Randy Eschels photo
Garett Eschels photo


Randy Eschels, CLU, ChFC, CFP®


Garett Eschels



Eschels Financial Group, Inc.

555 S Old Woodward Avenue, Suite 612

Birmingham, MI 48009


Phone:  248-644-1144


Fax:      248-644-7820





January/February 2022

When Spouses Are Co-owners

When Spouses Are Co-owners

Spouses who own a business together know the challenges of mixing their personal and professional lives. But what happens if the time comes when one partner wants something different? Here are a few options to consider when divorce, the desire to pursue a different occupation, or loss of interest in the business affects your business partnership.

Consider a Buyout
With a buyout, one spouse agrees to purchase the other spouse’s interest in the business. Generally, a buyout between divorcing spouses is tax free and is not considered a sale for tax purposes, as long as the buyout occurs within a specific time frame related to the divorce. Both partners will need to agree on the valuation, and each spouse may want to hire his or her own appraiser.

One issue with a buyout may be the difficulty of one spouse coming up with cash or other liquid assets to buy the other spouse’s share. Dividing other marital assets equal to part of the business’s value or agreeing on installment payments in place of a lump sum are possible options. Keep in mind that a future sale of the company could have tax consequences for the spouse who retains the business.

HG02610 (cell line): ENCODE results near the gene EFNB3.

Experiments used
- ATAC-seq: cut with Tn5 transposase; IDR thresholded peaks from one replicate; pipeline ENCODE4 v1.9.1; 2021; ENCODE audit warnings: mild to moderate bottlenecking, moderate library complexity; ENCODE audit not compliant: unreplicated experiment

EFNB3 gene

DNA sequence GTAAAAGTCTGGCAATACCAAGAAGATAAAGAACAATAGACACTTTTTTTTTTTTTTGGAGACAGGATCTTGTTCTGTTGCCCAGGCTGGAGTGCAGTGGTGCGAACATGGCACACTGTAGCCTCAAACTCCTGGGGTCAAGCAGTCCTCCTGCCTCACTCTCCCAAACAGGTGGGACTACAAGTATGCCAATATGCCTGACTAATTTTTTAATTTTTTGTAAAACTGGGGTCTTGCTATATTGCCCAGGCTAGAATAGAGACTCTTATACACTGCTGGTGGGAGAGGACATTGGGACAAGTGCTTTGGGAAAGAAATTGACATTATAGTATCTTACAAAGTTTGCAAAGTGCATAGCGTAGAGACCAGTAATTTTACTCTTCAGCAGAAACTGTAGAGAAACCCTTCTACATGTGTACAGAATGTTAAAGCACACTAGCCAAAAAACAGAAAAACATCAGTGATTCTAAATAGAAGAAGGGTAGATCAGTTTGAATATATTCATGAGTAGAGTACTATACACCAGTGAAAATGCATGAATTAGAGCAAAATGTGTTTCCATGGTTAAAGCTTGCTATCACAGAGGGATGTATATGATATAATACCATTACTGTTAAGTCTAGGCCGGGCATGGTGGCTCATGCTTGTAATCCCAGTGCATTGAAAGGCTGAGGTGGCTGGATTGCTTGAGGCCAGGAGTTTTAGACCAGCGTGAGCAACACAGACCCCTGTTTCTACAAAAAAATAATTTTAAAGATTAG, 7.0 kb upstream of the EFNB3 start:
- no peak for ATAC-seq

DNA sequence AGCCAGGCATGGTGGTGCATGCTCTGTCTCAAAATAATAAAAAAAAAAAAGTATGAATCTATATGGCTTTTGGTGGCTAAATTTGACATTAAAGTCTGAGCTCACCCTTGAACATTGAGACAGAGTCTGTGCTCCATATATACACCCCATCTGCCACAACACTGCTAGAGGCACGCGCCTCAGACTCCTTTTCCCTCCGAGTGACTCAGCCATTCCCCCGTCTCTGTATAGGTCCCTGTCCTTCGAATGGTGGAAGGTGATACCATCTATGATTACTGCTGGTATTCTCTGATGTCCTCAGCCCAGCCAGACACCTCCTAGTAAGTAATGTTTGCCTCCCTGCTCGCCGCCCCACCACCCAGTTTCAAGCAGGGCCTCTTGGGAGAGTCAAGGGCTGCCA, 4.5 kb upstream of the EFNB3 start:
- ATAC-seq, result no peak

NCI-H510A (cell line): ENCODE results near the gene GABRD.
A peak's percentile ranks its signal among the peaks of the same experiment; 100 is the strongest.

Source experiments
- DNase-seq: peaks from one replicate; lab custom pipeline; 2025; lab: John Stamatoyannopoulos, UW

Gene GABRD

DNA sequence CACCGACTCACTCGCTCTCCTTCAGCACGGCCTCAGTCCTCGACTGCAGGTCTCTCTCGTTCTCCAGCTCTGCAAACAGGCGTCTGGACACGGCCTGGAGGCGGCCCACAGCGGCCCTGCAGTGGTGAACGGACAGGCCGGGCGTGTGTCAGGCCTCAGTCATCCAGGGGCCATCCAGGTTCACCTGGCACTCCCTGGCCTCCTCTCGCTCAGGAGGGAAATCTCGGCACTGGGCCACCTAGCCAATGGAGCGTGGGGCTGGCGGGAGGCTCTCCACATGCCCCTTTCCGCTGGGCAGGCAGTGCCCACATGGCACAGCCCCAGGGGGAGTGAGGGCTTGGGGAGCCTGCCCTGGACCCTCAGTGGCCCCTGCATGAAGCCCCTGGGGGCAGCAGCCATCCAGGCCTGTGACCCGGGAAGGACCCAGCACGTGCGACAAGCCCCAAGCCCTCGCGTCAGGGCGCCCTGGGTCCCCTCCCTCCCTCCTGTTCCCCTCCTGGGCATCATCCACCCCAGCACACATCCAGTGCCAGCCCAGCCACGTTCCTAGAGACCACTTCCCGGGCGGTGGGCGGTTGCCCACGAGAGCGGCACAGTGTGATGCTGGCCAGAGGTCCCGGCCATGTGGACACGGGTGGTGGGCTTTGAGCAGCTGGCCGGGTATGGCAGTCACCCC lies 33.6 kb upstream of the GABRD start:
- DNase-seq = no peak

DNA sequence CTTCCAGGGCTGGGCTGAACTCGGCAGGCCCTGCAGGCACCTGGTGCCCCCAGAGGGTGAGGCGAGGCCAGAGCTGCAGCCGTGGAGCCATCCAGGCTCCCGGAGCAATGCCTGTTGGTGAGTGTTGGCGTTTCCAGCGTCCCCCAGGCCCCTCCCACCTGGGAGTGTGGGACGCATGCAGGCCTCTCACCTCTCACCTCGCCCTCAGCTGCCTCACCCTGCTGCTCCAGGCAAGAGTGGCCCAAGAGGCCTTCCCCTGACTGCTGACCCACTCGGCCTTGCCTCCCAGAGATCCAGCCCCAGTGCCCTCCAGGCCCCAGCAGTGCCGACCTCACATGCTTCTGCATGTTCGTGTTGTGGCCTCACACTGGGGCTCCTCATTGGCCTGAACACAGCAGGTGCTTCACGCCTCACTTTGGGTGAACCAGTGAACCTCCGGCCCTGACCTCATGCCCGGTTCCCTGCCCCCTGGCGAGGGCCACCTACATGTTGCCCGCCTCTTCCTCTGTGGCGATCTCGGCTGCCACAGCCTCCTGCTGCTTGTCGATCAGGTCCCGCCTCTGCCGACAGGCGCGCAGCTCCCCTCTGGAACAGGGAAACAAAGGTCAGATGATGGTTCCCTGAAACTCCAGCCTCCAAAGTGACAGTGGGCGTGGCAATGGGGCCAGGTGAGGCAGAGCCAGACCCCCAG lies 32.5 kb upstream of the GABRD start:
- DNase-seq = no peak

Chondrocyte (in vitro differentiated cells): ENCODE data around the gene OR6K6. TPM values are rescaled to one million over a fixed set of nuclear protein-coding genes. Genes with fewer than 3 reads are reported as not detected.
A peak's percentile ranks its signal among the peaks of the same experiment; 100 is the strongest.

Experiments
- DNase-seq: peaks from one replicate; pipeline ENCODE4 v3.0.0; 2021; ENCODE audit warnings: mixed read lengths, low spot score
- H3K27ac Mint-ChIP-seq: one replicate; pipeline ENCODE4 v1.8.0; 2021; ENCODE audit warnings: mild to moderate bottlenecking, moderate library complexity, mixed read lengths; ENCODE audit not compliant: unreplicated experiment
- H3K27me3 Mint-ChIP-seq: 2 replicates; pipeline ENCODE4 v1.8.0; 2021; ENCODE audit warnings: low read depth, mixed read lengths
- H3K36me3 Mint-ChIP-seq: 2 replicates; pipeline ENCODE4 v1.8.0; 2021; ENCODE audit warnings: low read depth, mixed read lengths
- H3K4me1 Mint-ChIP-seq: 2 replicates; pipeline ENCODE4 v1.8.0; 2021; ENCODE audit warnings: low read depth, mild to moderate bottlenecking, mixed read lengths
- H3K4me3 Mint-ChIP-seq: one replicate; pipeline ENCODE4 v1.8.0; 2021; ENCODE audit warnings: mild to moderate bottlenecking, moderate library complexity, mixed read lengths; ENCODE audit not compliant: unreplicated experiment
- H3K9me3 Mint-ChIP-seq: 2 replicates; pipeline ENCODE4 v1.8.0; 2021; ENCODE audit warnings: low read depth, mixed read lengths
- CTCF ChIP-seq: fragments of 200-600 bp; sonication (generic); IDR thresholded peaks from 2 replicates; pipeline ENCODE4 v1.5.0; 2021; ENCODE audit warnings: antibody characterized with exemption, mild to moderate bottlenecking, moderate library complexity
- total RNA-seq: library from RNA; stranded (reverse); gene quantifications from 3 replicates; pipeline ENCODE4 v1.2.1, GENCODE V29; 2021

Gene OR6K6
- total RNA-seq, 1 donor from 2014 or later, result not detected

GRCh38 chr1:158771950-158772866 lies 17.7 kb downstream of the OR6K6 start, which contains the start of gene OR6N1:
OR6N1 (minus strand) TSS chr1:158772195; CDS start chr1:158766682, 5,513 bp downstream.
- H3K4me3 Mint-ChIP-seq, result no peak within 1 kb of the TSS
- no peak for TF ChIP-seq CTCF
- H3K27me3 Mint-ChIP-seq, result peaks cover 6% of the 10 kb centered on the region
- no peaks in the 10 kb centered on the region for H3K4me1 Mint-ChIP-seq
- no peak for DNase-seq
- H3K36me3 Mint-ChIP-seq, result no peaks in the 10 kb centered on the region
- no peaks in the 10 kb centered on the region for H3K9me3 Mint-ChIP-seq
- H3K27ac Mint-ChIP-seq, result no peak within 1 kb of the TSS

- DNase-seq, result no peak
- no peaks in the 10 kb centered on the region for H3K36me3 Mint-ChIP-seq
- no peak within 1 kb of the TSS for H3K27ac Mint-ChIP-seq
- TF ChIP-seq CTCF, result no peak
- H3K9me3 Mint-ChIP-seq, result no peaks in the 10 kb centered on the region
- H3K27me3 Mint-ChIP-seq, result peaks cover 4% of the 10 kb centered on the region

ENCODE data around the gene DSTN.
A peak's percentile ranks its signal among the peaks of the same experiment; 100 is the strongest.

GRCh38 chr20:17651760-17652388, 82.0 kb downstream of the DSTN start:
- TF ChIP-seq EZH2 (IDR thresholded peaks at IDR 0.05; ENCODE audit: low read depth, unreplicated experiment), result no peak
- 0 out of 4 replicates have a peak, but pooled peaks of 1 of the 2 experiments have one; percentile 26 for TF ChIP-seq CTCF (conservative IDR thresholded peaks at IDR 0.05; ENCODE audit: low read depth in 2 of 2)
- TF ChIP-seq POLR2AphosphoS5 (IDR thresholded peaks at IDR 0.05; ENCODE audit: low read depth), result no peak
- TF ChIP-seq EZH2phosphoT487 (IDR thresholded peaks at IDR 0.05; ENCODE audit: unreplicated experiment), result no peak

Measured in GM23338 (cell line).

Sell the Business
Selling the business is a potential solution if one or both of you decide to move on to something else. Before you decide on this option, consider whether the business’s profitability and market value are likely to attract a third-party buyer under current economic conditions.

Remain Co-owners
If one spouse opts for a different career, you may choose to retain the business alone or with a new partner. When, divorcing spouses are both interested in continuing to run the business, co-ownership may be an option. However, success depends on both spouses agreeing to conduct their business relationship as if they had never been married.

Have an Exit Strategy
Your original business plan should include an exit strategy. Unlike succession planning, which grooms a successor to assume a departing owner’s duties, exit planning defines the process for transferring a company and its ownership to another person, team or entity. Having an exit strategy in place when you start your business can prevent conflict later.


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Securities offered through Concourse Financial Group Securities, Inc. (CFGS), Member FINRA/SIPC. Advisory services offered through Concourse Financial Group Advisors, a DBA for CFGS, a Registered Investment Advisor. Eschels Financial Group, Inc. is independent of CFGS.
Eschels Financial Group, Inc. and LTM Marketing Specialists LLC are unrelated companies. This publication was prepared for the publication’s provider by LTM Client Marketing, an unrelated third party. Articles are not written or produced by the named representative.

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